SCOTLAND’S rainforests may be less widespread than their tropical namesakes but are just as threatened due to foreign invaders.

But now a multi-million pound scheme has been launched to save the country’s under threat temperate rain forests from invasive species such as rhododendron.

Conservationists have started a widespread plan to kill the rhododendron bushes from the unique ancient Celtic rainforests along the west coast as they become increasingly choked with the plant which is causing the climate to change on the forest floor.

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The west coast has some of Europe’s best examples of epiphyte communities, which is the collective term for lichens, mosses and other plants which grow on trees to avoid competition for sunlight on the forest floor.

Rainforests are found along the west coast where the moisture-laden Gulf Stream from the Atlantic Ocean comes into contact with the land and condenses into rain.

The woodlands are classed as cool-temperate rainforest, which is also found on the coasts of North America, Norway, Japan and New Zealand.

It is the sheer quantity of rain, coupled with a mean annual temperature that is neither too hot nor too cold, that enables temperate rainforests to thrive in Scotland and in other isolated pockets around the world.

But the rainforests have become fragmented with around 50 per cent having been destroyed already and the habitats have become even more endangered than their more famous tropical counterparts.

Now Scottish Natural Heritage has launched an action plan with other conservation charities which will see the invasive species have their roots killed so they die slowly.

If the forest floors are cleared too quickly, the temperature and moisture levels can change and kill the rare and sometimes unique epiphyte communities that live there.

Plans have been drawn up that will see conservationists attempt to clear vast areas of the remaining strongholds in Argyll in a bid to keep the unique habitats thriving for centuries to come.

Davie Black of conservation group Plantlife Scotland said: “Rhododendron bushes were introduced in the 19th century and while they look great for one month of the year they are killing the rainforests.

“Our Celtic forests are home to some of the rarest species on the planet and it is vitally important that we preserve them and do it properly so they will thrive.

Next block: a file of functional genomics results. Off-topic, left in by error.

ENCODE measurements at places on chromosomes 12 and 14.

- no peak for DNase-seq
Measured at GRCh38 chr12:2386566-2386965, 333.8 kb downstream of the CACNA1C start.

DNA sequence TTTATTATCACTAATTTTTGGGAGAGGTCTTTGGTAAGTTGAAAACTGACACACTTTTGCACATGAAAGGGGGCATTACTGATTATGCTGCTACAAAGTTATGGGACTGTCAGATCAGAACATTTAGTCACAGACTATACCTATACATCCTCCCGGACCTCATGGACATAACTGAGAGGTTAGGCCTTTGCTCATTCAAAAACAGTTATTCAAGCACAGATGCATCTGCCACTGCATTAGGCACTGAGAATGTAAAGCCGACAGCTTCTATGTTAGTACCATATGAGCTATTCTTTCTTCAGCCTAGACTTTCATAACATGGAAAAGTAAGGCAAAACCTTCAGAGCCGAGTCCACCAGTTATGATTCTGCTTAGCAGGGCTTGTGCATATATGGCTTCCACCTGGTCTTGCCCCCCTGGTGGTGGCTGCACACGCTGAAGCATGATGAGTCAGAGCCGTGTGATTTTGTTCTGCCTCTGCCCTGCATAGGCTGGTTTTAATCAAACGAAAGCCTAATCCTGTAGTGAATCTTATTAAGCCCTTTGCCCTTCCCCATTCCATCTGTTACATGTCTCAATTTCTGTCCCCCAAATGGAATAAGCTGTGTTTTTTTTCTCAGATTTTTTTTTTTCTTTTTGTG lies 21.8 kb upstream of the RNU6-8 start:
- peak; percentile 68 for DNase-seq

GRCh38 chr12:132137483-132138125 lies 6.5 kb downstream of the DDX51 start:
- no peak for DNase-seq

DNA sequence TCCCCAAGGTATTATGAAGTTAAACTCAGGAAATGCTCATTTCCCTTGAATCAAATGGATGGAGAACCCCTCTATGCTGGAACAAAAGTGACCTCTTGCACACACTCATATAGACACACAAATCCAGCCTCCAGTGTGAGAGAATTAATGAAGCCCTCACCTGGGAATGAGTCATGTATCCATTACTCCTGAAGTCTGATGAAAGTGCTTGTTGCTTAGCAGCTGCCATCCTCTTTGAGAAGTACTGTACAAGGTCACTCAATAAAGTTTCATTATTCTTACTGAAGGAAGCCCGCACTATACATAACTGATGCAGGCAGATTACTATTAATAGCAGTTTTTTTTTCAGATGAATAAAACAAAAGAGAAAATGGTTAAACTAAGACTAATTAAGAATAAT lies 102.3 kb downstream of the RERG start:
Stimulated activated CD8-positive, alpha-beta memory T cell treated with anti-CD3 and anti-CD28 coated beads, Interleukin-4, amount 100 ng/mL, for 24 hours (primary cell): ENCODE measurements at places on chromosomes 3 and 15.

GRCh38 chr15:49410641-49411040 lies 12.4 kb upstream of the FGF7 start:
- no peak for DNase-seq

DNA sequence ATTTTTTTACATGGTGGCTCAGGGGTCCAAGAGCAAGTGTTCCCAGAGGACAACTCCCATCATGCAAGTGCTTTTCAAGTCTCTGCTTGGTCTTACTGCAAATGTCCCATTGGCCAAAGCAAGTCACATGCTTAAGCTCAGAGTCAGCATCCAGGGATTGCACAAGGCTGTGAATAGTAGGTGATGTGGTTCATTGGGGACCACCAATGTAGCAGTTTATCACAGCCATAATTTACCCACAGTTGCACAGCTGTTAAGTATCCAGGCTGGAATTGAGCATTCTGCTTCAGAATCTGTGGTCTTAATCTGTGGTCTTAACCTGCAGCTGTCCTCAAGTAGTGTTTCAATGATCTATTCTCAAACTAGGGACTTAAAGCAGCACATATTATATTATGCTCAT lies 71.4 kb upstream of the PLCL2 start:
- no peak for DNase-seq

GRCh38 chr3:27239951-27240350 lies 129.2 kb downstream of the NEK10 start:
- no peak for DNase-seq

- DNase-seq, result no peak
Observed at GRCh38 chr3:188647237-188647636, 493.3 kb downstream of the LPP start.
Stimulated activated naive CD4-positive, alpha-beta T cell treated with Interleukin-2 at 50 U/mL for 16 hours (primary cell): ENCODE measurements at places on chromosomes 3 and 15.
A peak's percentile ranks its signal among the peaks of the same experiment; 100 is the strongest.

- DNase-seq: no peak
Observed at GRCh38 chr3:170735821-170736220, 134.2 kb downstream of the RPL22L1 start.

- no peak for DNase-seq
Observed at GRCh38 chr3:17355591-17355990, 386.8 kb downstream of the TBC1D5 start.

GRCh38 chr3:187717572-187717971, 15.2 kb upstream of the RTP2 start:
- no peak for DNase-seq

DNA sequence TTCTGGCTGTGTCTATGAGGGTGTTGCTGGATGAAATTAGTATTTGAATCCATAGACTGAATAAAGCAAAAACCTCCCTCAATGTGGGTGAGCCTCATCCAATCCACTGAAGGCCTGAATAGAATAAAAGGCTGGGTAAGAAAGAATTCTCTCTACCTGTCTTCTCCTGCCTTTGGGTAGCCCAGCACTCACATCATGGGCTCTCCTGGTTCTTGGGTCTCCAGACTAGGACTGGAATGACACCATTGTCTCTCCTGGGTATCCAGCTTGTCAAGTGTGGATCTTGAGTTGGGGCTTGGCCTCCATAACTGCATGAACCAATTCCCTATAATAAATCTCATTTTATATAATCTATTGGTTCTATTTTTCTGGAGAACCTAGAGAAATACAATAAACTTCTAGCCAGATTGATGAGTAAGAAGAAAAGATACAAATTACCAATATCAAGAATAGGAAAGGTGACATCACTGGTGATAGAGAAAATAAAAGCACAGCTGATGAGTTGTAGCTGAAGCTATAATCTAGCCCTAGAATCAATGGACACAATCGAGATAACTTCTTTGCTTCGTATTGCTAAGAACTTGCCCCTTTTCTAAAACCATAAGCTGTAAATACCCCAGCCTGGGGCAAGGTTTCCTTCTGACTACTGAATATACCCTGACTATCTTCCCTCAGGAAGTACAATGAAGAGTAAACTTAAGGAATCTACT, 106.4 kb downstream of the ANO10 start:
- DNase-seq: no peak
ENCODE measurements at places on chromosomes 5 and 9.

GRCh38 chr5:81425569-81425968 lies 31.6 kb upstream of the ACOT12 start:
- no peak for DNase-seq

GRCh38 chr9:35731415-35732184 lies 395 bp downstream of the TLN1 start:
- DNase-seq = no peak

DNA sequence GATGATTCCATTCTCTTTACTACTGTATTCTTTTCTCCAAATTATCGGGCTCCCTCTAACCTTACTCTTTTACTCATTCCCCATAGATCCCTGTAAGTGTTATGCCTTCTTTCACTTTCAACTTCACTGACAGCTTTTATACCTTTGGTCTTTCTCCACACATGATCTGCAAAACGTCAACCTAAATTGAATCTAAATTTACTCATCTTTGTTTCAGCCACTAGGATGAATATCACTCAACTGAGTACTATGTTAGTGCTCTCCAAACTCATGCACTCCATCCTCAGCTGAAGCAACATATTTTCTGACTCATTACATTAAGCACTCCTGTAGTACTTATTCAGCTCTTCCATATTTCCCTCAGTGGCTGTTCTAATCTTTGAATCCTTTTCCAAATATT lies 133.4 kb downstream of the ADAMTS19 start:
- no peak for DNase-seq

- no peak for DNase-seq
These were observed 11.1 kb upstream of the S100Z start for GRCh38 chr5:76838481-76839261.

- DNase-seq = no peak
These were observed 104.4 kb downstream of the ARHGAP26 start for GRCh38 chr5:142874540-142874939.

“If we clear them too quickly then the light and temperature changes which can be disastrous for some species. As well as being beautiful, the woodlands are extremely important in ecological terms too.

“Scotland provides probably the best examples of these epiphyte communities in Europe, owing to the long ecological continuity of forest remnants, and low levels of air pollution.”

Scotland’s rainforests are relics of once great swathes of forest strung out along the Atlantic coastline dating to the last ice age, about 10,000 years ago.

The woodlands are also invaluable for protecting against flooding as they act like sponges and soak up the heavy rain, but clear felling in the 18th and 19th centuries left them fragmented along the coast.

Many European temperate rainforests have already become degraded as a result of pollution or poor management but Scotland represents some of the best examples of the habitat anywhere in the world.

Lichens are vital to the ecology of Scotland as they are able to fix atmospheric nitrogen which very few other species can do.

They are also primary producers of biomass and play an important role in soil formation and also provide a habitat to a whole array of creatures.

Many of the plants, such as the ferns with translucent fronds one cell thick that can only survive in constant humidity, are extremely rare.

Because the Atlantic air is clean it nurtures extraordinary lichens with names to match their bizarre looks – smokey Joe, octopus suckers, black-eyed Susan, blackberries in custard.